Gabriel laughed and tossed several notes on the bar. The two refilled their mugs and made their way to a table near the hearth where many of the revelers had more or less evacuated because they were dancing and the heat from the fire was too much for them. Gabriel and Stuart sat and Gabe leaned back against his chair, taking it all in.
“I saw an angel coom in ’ere aboot twentae minutes ago, Black,” Stuart said, gaining Gabriel’s attention. “Yae’d’ve lost yer nuts if yae’d seen ’er. The wee lass was jus’ what ye’re always describin’ as yer perfect soul mate an’ wha’ no’.” His bright blue eyes glittered like the eyes of a man much younger and his smile was mischievous.
“Oh?” Gabriel’s brow rose. “Why’d you no’ buy her a drink, then?”
Stuart laughed, the sound like a pen scratching parchment. “I dinnae think she much cared for the a’mosphere.” He laughed again and shook his head. “She did ’er business with Will—Juliette, ’er name was—an’ then she sho’ upstairs withoo’ further ado.”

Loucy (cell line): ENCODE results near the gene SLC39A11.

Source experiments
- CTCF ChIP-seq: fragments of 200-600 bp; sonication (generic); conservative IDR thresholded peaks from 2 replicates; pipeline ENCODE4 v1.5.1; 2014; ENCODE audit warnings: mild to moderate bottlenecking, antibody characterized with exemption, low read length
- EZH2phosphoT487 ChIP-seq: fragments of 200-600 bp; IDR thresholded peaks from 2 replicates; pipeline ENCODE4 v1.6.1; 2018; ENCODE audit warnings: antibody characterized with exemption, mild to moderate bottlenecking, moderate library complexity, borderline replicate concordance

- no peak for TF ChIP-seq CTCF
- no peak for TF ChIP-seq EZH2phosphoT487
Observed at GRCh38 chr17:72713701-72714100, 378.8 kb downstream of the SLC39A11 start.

Gabriel considered this a moment and found that his gaze wandered to the archway that led to a stairwell and the Caorann’s tavern rooms up above. Juliette . . . It sounded like rain in the desert. Like a warm fire on a bitter winter’s night.
Gabriel’s gaze darkened thoughtfully on the empty staircase. Then he raised his mug with one hand and flagged down a passing server with the other.
* * *
Juliette rolled over on the lumpy, hard mattress and glared at the ceiling. The Caorann’s rooms sported paper-thin walls barely made livable by ten-year-old wallpaper that had definitely seen better days. There were three lamps in the room, one of which didn’t work at all and another of which made a strange crackling noise when clicked on. There was no TV, no Internet connection to speak of—again—and the only bathroom on the second floor was shared by all six of the tavern’s available rooms. And there was mold growing in the shower.
Juliette was fairly sure this was the first time in her life that she’d stayed in a half-star hotel.
She missed her Nessie. Her arms felt empty without her stuffed elephant to squeeze.
With a frustrated sound, she sat up quickly on the bed and tossed off her covers. The noise from the pubs downstairs was indescribable. She could barely discern the music the band was playing from the raucous singing of the revelers; the two were melding together in discordant strings of unintelligible lyrics and laughter. The sound was so clear, the party could be going on out in the hall.